$$= V (D^2 + \lambda I)^{-1}D^2V^T \hat \beta.$$

Letting $A_\lambda = V (D^2 + \lambda I)^{-1}D^2V^T$ we can see that we have $$\hat \beta_\lambda = A_\lambda \hat \beta \sim \mathcal N(A_\lambda \beta, \sigma^2 A_\lambda (X^T X)^{-1} A_\lambda).$$ This means that $A_\lambda$ captures both the increase in bias that we've incurred and the corresponding reduction in variance, and we can see how it does so by shrinking $\beta$ along the smaller principal components.

Working out the variance we have $$A_\lambda (X^T X)^{-1} A_\lambda = V (D^2 + \lambda I)^{-2} D^2 V^T$$

so

$$\hat \beta_\lambda \sim \mathcal N\left(V (D^2 + \lambda I)^{-1}D^2V^T \beta, \sigma^2V (D^2 + \lambda I)^{-2} D^2 V^T\right).$$

From this we can work out the usual tests since everything except $\beta$ and $\sigma^2$ is known in the above equation. It is important to note the role that the bias of $\hat \beta_\lambda$ plays in these tests, though, as described here for instance.

GLMs:

Here I'll discuss how to adapt the standard GLM procedure to handle an $L_2$ penalty on $\beta$. For a given $\lambda$ this will allow us to get $\hat \beta_\lambda$, and if we ignore uncertainty in $\lambda$ (i.e. assume it is known) we can then make inference about $\beta$. This is basically straight from McCullagh and Nelder's GLM book, so I'm going to be pretty light on details and just highlight how the addition of the penalty changes things.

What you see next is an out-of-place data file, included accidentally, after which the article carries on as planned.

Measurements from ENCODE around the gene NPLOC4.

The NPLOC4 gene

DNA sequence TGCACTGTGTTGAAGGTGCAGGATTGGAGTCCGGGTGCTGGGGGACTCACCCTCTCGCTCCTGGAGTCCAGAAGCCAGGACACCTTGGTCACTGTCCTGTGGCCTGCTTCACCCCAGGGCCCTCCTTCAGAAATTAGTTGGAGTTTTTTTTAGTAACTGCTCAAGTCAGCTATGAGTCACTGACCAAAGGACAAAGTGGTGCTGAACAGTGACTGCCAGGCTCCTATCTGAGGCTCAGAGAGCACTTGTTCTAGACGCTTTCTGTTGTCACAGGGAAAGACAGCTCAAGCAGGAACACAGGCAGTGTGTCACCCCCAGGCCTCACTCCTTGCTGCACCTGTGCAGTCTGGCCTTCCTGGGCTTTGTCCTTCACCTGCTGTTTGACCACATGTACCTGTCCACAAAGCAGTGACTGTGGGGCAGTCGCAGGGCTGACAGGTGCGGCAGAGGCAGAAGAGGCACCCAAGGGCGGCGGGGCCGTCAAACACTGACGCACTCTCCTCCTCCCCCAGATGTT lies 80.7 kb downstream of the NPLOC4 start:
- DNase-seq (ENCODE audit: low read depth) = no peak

We will maximize the penalized log-likelihood $l$ by Fisher scoring (which is equivalent to Newton-Raphson if the canonical link is used). This means that we iterate $$b^{(m+1)} = b^{(m)} - E\left( \frac{\partial l^2}{\partial \beta \partial \beta^T} \right)^{-1}_{(m)} \left(\frac{\partial l}{\partial \beta} \right)_{(m)}.$$